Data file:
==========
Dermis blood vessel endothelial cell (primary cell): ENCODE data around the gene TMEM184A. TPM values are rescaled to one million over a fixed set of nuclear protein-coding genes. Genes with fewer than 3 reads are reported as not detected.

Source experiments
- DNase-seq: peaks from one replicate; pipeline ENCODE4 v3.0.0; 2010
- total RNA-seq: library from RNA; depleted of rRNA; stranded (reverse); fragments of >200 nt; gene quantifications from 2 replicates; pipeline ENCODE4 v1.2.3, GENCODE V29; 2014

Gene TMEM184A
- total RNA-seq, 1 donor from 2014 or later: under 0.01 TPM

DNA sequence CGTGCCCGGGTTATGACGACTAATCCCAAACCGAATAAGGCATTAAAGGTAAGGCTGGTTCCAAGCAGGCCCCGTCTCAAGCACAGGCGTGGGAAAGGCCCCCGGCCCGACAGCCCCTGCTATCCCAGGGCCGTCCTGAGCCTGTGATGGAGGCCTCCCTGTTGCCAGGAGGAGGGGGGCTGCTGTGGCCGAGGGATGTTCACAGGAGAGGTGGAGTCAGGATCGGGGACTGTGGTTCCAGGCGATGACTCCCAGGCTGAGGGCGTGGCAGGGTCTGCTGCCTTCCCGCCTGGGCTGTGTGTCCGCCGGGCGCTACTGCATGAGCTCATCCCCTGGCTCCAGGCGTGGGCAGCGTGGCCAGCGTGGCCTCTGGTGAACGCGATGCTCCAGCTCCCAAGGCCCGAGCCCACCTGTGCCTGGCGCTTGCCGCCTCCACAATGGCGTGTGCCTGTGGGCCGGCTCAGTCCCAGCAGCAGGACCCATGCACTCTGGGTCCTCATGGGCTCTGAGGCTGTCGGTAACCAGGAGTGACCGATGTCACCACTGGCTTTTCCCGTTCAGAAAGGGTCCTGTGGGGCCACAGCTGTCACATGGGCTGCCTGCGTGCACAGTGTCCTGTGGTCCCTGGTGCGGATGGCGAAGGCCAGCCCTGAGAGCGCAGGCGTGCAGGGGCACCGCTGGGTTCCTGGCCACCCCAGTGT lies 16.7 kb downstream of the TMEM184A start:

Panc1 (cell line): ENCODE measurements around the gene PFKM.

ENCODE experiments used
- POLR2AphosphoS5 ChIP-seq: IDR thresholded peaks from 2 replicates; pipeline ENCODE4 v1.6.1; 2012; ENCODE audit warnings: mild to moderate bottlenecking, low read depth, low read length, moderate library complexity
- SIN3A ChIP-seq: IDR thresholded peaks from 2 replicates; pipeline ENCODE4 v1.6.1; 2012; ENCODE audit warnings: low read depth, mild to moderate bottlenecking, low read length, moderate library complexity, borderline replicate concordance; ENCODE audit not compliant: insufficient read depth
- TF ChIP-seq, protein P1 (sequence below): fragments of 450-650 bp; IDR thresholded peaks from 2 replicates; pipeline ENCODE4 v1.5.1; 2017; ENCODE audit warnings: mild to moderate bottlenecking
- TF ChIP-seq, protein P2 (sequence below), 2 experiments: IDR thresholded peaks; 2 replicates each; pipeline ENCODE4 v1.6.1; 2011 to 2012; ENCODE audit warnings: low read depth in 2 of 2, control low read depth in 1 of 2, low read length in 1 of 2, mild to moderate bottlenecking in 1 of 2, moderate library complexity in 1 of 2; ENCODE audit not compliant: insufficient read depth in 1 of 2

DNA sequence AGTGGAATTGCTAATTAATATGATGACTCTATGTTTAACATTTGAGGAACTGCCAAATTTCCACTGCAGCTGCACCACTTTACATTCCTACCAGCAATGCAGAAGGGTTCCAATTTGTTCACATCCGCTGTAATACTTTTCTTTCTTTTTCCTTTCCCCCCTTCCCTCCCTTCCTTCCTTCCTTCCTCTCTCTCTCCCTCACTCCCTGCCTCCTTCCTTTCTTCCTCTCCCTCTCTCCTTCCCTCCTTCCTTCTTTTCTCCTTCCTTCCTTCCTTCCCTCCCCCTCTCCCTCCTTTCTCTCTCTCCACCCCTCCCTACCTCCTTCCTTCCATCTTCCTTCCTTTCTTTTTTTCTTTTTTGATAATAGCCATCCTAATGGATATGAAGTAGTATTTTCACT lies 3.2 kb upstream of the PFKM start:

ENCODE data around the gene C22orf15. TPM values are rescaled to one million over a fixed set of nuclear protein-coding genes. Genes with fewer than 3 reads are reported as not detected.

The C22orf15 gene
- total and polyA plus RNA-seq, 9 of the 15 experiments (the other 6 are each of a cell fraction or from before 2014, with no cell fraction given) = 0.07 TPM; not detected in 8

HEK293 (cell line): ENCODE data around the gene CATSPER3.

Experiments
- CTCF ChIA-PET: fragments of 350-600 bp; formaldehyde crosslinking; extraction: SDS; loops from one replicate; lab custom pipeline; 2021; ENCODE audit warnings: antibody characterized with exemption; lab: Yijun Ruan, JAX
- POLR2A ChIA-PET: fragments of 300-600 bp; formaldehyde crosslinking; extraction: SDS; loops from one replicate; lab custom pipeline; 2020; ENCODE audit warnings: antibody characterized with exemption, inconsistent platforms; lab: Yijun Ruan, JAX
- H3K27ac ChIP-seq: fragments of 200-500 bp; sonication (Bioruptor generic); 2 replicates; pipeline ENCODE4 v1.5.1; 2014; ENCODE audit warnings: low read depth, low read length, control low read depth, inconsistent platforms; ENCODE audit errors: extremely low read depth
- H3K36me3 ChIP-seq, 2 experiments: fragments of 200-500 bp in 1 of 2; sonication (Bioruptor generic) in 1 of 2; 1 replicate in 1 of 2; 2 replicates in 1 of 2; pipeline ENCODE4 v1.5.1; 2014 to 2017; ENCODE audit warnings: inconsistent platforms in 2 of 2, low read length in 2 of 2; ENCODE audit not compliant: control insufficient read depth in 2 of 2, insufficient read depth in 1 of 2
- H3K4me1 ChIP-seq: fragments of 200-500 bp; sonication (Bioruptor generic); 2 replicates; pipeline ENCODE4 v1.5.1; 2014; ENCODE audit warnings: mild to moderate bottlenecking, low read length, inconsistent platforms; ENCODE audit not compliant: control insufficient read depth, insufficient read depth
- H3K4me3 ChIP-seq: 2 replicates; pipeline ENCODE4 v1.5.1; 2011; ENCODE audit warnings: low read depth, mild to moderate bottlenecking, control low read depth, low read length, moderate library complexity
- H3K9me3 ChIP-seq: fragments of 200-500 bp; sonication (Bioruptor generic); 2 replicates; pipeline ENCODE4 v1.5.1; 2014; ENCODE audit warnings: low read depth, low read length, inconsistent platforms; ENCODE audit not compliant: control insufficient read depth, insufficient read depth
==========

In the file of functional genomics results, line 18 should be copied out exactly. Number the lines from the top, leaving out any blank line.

HEK293 (cell line): ENCODE data around the gene CATSPER3.